This is my second year of AIDS/LifeCycle and the differences are incredible. The ride is different, and I am also a very different rider. I have put down over 2,500 training miles. I am riding a lighter aluminum tube bike, which replaced the bike I broke on ALC 2019. I am one of three representing Team Germany, Jens and Ulf flying all the way from Berlin to raise money and support the community in California. Today was day one, 81 miles from the Cow Palace in San Francisco to Santa Cruz. Today was incredible.

I also posted a thread to Twitter for today with more pictures.

June in California is typically dry and hot, typically. The hoard of cyclists departing the Cow Palace this morning were greeted with an atypical day: it rained practically the entire ride to Santa Cruz.

Ride out is always slow and stressful, add slick and bumpy San Francisco city streets into the mix and my focus was largely on staying safe. Ride safe, be safe. Jens, Ulf, and I spent a few miles chatting and meeting Jens’ adoring fans. The electrolytes I had in Cow Palace got the better of me and I increased pace so I could find a bathroom sooner rather than later.

I had also left Cow Palace with empty water bottles, so I pulled into the water station ahead of Rest Stop One and got myself situated on both fronts.

Departing the water station I reminded myself of the rules I developed during 2019:

  • Whenever you see somebody drink, you drink.
  • When you see the “1 mile to go” sign for a rest stop, drain your water bottle.
  • Do not pass a rest stop.
  • Do not leave a rest stop until you have gone to the bathroom.
  • Eat at every stop!

As the pack opened up departing San Francisco, I found myself passing people with some frequency, especially on climbs. I do a lot of climb training around Santa Rosa which is flanked by fabulous mountains to the east and west. At Rest Stop One I started to realize the benefits of being fast: unused toilets, fresh drinks, and plenty of snacks.

My feet were soaked, my front was soaked, my butt was soaked. My thinking shifted towards getting to Santa Cruz, or dry weather, as quickly as possible.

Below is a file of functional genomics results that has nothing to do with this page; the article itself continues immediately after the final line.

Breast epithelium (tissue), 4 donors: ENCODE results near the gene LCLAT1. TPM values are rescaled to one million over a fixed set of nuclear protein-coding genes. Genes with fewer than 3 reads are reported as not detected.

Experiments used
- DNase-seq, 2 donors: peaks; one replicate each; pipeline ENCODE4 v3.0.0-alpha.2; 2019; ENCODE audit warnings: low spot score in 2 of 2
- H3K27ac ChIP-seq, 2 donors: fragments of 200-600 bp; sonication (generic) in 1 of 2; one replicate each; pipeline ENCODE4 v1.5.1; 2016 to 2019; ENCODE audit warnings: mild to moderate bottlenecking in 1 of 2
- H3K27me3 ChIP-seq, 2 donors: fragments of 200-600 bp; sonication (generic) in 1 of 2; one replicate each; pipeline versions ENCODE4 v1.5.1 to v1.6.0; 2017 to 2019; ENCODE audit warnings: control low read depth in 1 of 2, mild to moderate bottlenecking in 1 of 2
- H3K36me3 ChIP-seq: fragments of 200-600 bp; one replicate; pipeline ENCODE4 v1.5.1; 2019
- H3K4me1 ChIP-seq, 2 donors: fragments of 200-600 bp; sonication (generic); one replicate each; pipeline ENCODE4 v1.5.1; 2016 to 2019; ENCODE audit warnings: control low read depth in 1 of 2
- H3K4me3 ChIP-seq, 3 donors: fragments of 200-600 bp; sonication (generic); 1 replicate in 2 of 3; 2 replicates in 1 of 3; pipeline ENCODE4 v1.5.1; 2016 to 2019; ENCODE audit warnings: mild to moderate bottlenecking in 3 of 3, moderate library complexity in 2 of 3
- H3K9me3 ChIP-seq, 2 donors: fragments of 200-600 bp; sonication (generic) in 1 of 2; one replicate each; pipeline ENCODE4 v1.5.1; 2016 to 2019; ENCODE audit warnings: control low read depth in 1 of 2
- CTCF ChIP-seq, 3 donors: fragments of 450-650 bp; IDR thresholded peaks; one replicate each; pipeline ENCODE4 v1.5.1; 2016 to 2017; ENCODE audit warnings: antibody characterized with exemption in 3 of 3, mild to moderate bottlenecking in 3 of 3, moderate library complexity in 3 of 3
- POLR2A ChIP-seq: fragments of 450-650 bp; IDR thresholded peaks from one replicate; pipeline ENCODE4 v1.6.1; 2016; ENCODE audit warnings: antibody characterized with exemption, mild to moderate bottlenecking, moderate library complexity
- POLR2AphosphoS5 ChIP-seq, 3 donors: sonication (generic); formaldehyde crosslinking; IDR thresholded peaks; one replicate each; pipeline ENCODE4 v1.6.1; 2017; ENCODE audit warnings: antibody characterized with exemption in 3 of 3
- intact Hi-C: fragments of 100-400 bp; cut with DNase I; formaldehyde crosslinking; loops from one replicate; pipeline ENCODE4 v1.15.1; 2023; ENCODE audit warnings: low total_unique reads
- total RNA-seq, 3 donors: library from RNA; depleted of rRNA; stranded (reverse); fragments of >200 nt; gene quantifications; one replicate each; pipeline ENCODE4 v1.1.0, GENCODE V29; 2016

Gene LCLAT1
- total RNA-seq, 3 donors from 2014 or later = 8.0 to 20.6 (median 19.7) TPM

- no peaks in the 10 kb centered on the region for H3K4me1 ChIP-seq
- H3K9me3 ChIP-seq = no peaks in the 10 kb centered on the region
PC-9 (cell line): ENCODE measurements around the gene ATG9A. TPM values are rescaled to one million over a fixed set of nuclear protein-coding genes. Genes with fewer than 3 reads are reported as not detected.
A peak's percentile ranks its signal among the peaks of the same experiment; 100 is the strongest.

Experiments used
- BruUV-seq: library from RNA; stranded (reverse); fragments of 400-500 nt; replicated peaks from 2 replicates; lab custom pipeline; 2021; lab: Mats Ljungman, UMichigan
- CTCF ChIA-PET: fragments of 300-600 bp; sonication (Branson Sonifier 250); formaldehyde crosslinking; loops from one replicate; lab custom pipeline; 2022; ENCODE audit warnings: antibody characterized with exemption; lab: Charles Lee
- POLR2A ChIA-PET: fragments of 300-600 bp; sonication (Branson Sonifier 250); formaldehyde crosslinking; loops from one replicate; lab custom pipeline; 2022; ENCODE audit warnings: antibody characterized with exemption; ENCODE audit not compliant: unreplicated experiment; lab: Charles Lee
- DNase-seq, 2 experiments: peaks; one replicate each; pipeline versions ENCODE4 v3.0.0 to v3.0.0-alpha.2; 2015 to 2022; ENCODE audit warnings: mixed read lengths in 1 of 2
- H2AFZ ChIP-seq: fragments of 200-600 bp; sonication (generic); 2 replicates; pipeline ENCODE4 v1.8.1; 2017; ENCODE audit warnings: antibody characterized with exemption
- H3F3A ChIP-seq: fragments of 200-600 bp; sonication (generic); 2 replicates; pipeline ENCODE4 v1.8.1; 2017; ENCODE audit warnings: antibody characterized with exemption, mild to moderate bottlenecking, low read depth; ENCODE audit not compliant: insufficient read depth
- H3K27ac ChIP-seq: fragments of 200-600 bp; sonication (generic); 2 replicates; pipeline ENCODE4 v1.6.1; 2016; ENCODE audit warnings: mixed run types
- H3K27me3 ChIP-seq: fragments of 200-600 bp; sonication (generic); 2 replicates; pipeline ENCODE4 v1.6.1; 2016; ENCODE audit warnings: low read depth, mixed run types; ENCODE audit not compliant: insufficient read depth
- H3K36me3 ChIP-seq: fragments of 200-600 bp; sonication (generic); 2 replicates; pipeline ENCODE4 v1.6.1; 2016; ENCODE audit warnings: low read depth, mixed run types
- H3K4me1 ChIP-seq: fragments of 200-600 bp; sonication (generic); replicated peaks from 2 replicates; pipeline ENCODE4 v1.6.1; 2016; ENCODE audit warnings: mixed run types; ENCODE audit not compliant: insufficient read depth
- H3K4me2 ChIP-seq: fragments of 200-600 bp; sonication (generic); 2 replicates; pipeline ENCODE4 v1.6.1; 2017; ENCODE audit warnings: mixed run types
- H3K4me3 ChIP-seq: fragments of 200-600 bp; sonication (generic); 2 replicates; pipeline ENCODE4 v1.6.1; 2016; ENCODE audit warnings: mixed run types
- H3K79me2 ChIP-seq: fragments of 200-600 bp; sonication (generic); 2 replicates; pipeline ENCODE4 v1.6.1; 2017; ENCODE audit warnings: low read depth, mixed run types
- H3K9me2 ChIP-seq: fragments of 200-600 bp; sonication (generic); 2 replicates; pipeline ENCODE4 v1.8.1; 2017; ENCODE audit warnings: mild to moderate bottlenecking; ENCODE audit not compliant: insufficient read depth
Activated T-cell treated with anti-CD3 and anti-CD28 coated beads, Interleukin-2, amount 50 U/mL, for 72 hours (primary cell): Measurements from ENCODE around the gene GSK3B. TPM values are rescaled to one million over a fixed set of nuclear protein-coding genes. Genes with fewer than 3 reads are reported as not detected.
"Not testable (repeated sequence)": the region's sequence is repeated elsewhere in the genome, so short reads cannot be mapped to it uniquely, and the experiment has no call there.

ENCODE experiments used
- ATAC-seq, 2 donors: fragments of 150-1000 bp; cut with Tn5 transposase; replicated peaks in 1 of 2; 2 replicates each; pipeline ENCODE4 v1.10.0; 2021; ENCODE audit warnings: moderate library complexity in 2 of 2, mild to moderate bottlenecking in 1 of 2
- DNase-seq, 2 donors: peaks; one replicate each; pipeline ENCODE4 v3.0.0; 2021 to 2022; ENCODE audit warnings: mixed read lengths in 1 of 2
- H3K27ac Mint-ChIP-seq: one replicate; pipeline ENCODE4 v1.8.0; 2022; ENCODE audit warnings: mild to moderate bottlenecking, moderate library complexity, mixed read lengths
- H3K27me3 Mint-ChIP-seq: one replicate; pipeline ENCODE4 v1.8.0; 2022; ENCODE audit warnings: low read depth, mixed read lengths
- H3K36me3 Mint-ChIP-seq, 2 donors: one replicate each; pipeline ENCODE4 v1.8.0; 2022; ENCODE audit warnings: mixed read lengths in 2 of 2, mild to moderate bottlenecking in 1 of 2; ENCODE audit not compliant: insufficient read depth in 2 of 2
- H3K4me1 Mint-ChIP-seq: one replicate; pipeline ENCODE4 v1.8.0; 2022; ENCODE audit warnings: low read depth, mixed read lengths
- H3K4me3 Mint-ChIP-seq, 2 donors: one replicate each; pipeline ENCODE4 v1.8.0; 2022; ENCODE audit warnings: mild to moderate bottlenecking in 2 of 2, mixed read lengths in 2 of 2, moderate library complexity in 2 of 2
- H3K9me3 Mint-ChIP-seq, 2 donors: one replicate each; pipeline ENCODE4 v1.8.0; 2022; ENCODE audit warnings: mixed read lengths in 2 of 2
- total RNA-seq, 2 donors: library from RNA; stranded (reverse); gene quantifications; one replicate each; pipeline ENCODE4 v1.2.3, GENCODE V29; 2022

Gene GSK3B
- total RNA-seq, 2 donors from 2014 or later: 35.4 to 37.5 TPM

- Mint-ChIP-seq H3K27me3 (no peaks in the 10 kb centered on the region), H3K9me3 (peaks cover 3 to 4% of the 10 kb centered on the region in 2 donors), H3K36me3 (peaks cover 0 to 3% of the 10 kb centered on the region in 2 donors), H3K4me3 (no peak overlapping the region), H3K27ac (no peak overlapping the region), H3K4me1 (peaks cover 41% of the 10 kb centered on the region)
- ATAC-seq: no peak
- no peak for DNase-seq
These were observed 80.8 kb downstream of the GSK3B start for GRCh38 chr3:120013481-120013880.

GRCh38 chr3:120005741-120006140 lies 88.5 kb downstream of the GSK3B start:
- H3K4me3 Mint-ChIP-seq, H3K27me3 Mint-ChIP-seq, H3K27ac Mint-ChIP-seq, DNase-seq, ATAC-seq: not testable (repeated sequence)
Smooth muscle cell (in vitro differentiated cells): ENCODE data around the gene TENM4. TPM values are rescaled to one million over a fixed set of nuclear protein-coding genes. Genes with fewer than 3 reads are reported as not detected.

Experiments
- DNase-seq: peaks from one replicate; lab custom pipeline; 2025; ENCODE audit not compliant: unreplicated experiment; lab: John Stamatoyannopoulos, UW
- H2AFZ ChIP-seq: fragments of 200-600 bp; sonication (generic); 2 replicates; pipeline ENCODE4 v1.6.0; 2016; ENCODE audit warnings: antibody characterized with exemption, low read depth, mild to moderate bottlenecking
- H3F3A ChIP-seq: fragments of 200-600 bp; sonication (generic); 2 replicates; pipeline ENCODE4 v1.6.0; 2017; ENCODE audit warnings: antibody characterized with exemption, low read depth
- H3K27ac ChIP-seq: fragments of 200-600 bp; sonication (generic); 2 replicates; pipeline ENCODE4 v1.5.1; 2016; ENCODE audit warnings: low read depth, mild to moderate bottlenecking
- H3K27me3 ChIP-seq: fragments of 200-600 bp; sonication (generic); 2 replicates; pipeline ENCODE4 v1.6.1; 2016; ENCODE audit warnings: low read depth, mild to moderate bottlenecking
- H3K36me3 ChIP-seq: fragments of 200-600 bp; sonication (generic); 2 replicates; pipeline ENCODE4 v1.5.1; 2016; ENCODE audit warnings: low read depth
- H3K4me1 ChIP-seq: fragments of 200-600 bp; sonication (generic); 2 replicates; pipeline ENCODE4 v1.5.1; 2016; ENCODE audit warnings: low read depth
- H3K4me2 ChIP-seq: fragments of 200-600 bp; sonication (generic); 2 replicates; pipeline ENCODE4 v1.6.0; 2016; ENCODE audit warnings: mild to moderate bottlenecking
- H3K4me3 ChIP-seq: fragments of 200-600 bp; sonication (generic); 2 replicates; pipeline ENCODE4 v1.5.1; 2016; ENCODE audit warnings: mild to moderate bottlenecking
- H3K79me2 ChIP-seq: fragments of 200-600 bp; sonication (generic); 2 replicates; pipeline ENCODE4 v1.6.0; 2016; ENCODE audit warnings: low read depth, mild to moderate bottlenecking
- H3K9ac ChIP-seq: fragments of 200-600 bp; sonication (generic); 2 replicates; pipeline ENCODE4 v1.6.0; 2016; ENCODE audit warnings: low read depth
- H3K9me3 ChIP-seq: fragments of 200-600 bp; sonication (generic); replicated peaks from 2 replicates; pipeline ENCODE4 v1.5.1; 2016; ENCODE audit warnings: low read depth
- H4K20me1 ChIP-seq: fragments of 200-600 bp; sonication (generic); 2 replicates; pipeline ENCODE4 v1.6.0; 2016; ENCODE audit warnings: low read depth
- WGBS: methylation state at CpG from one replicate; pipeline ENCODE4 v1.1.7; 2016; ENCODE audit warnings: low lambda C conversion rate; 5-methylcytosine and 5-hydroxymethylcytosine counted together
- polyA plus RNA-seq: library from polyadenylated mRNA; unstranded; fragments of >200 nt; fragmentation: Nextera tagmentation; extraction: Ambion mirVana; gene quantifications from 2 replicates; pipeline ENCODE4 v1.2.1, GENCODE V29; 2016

The rules of ALC prohibit drafting, which is an important part of the overall safety program. The headwinds that started to push against us as we made our way towards Half Moon Bay really made me resent the rule however. By the time I got into Rest Stop Two I was feeling warmed up, very comfortable, and pleased with my progress. I could not stop for long unfortunately, after about 5 minutes I would start to shiver.

I ended up not being able to stop for more than 5-10 minutes the rest of the day, not even at lunch, as the wet weather, wind, and generally miserable conditions made me shake uncontrollably. Leaving lunch was an immediate climb, at the top of which I was warm again, thank goodness!

Cranking along the coast any other year cyclists are greeted with spectacular ocean views along Route 1, this year it was soup. I pushed further, passing more cyclists along the way. There is always somebody up ahead triggering me to ride a little faster and focus a little more on my pedal strokes; AIDS/LifeCYcle is a ride not a race but that doesn’t keep my competitive monkey-brain from pushing me along.

As I arrived into Rest Stop Three, there were five other cyclists in the rack. A stark difference from 2019 where I felt like i was in traffic the entire ride down to Santa Cruz. I took a picture in front of a big rainbow display against the side of the Roadies’ truck. “Baby Got Back” started to play over their sound system, a little dancing helped stave off the shivers, but I had to keep on trucking.

Somewhere between Rest Stop Three and Four, I got a flat tire! Angry and shivering, gloves and hands wet, I fought the tire off my rear rim and started the process of clearing the tire of obstructions. A tall gentleman rode up and stopped “I’m okay!” He replied “I can see that, I thought I would just be your thumb.” Michael stood there to give passing riders and ALC cars the thumbs up since we had the situation under control. Making conversation in between the shivers, I learned that he’s done the ride for twenty one years! I used up a whole CO2 cartridge, and we rode off.

Unfortunately I lost Michael on a climb, and didn’t see him at Rest Stop Four. When I arrived they hadn’t even set up Bike Parking yet. I knew I was hauling ass, but that surprised me. I visited the Bike Mechanic to buy a new tube, new cartridges, and make sure I did really clear the tire of whatever punctured the tube.

76 miles down. Camp was close.

The last few miles bring us into Santa Cruz city limits where there are a lot more cars and a meandering course that brought me and a fellow cyclist finally to the park where Day One Camp was busily being constructed. As we dismounted a Roadie kindly told me that I was the 23rd cyclist to arrive at camp.

I am so proud of that. Day One is the only day when we all depart together, and while everybody stays at rest stops and lunch for different durations, I don’t feel like I unnecessarily pushed myself.

My baseline speed is faster, my handling skills are better, my flat repair ability is superb!

After Bike Parking, I grabbed gear, setup the tent and finally got a warm shower and dry clothes.

81 of 545 miles, through the driving rain, blistering headwinds, with a few thousand of my closest friends. What a great start to ALC 2022!